CORAL GABLES, Fla. (AP) — The NCAA is pressing on with its case against Miami, even after revealing Monday that it was replacing the head of its enforcement department and throwing out all ill-gotten information gleaned from two depositions that could have been very damaging for the Hurricanes.
Still, NCAA President Mark Emmert insisted the case will not be settled.
"This is going to go forward to the committee on infractions," Emmert said.
Miami's notice of allegations, essentially the document that details what the NCAA will accuse the Hurricanes of, could now be delivered as early as Tuesday. And that will usher in the sanctions portion of the process, when the Hurricanes will find out what penalties, other than the ones they've already self-imposed, still await.
Some of the fallout has already occurred. Julie Roe Lach, who was the NCAA's vice president for enforcement — basically, its top cop — since 2010, was ousted and has been replaced on a temporary basis by Jonathan Duncan, a lawyer with extensive experience working with the association.
"Obviously, this is an outcome that nobody wants to see on their watch or anyone else's," Emmert said. "This is something that's an embarrassment to the association and our staff."
Lach was part of the chain that approved payments to Maria Elena Perez, the attorney for convicted Ponzi scheme architect and former Miami booster Nevin Shapiro. According to a 52-page report commissioned by the NCAA and released Monday, Perez offered her help to the NCAA in the form of "using bankruptcy subpoenas to compel depositions from witnesses who had refused to cooperate."
The NCAA, in turn, provided her with specific questions to ask, those coming in an email from former investigator Ameen Najjar, dated Dec. 18, 2011. "Maria, Listed below are a number of areas we would like you to explore," began the email from Najjar.
From there, he listed 34 questions, none of which seem to be in any way related to a bankruptcy case.
The NCAA does not have subpoena power. Upon learning that Perez was willing to participate with investigators, members of the NCAA's legal team urged the enforcement department not to proceed, though were apparently ignored. And now the depositions given by former Miami equipment-room staffer Sean Allen and former Shapiro business partner Michael Huyghue — along with any other lead that came out of their interviews — have been tossed from the NCAA's case against the Hurricanes.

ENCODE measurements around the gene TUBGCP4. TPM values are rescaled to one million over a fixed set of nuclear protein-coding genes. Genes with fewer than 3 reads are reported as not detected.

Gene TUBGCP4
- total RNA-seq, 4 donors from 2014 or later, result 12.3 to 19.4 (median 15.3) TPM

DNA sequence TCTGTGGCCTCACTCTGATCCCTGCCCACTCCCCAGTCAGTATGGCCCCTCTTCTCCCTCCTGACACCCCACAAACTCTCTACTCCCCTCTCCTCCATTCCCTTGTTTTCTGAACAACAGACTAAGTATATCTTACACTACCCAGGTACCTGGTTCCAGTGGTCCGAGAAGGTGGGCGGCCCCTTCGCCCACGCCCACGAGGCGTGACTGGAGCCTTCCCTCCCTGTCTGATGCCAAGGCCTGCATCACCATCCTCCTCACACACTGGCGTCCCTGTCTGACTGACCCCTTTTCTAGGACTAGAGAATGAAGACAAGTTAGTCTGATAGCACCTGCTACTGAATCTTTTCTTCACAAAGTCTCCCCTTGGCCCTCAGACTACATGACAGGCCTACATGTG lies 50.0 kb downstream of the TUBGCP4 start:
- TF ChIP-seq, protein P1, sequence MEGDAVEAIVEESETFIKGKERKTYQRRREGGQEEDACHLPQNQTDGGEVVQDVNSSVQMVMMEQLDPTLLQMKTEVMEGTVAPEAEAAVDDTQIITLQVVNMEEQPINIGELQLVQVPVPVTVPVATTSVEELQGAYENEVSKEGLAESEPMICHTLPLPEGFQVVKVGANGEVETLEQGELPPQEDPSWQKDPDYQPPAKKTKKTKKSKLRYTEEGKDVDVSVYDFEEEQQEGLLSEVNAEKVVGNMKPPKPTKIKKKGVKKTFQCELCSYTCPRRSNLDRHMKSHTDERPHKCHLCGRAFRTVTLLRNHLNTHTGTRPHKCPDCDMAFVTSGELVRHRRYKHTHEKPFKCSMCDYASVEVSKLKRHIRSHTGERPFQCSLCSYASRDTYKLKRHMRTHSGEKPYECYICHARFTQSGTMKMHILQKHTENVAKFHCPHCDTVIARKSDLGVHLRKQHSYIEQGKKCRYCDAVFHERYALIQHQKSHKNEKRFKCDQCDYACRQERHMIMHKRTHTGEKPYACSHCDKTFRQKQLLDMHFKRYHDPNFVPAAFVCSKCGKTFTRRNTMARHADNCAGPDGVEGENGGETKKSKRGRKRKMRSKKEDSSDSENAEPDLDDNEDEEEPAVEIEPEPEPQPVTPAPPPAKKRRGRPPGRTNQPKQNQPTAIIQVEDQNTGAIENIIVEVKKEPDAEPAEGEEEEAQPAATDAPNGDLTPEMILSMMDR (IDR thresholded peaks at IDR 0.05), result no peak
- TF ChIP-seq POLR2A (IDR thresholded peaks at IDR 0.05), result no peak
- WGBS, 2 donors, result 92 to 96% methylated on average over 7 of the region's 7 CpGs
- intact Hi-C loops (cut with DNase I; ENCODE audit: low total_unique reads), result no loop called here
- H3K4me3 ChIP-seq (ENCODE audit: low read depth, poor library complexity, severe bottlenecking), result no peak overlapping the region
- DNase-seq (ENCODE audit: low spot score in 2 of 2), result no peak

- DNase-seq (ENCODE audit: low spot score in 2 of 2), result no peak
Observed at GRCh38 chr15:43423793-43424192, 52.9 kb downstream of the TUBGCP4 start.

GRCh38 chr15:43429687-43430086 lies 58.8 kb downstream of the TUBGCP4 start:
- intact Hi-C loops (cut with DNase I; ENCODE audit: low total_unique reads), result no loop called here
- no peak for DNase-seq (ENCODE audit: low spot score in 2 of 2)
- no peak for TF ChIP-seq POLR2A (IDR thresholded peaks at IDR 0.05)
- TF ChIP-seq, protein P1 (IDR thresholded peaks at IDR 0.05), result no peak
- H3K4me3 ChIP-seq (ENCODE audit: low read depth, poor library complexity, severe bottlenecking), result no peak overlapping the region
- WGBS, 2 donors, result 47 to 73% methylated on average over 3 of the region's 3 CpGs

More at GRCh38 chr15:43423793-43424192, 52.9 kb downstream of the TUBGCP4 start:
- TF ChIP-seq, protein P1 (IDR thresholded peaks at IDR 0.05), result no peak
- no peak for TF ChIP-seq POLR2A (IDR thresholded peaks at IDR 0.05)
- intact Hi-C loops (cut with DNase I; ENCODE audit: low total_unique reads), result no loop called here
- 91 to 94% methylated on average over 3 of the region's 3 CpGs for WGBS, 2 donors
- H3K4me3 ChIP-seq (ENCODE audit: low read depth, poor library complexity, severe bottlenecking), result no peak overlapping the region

"Based upon our review, it is our opinion that the current assertions in the U. Miami Investigative Record are not based on evidence that is derived, directly or indirectly, from the depositions of Mr. Allen or Mr. Huyghue," said the report, which was prepared by Kenneth L. Wainstein, an attorney hired to lead the probe that Emmert ordered last month.
Wainstein estimated on a teleconference that about 20 percent of the case against Miami had to be tossed because of the depositions.
According to the report and other documents released by the NCAA on Monday, Perez billed the NCAA for $57,115 worth of work performed from October 2011 through July 2012 — though Lach and other officials were expecting the amount of her work to cost roughly $15,000. The depositions of Allen and Huyghue were performed in December 2011.
Records show Perez was paid at least $19,609, and one email released by the NCAA from an investigator who worked on the case said they wanted her to depose Allen because the NCAA "did not think he would interview with us again" otherwise.
Perez did not immediately respond to a request for comment. Another email, one she wrote to Najjar, was released as part of the NCAA's package on Monday, in which she said on Jan. 31, 2012 that she was unhappy with how long it was taking her to be paid.
"Ameen, trust me when I say that if I had endless financial means I would exhaust them just to see this investigation through the end, and likewise crush those responsible for corrupting same," Perez wrote.
Allen was not contacted during the NCAA's external probe, which started late last month after Emmert said major breakdowns in the association's own procedures were discovered.
One of the more interesting elements in the report released Monday was that now-retired Associate Director of Enforcement Rich Johanningmeier — the original point of contact for the association with Shapiro — bought a prepaid cellphone and paid for Shapiro's prison phone calls. The NCAA spent about $8,200 "to fund communications with Mr. Shapiro, including transfers of approximately $4,500 to his prison commissary account."
What remains unclear, even now, is why it took many months for those breakdowns to come to light.
"We found very clearly the enforcement staff disregarded ... the advice they got from the legal staff," Wainstein said.
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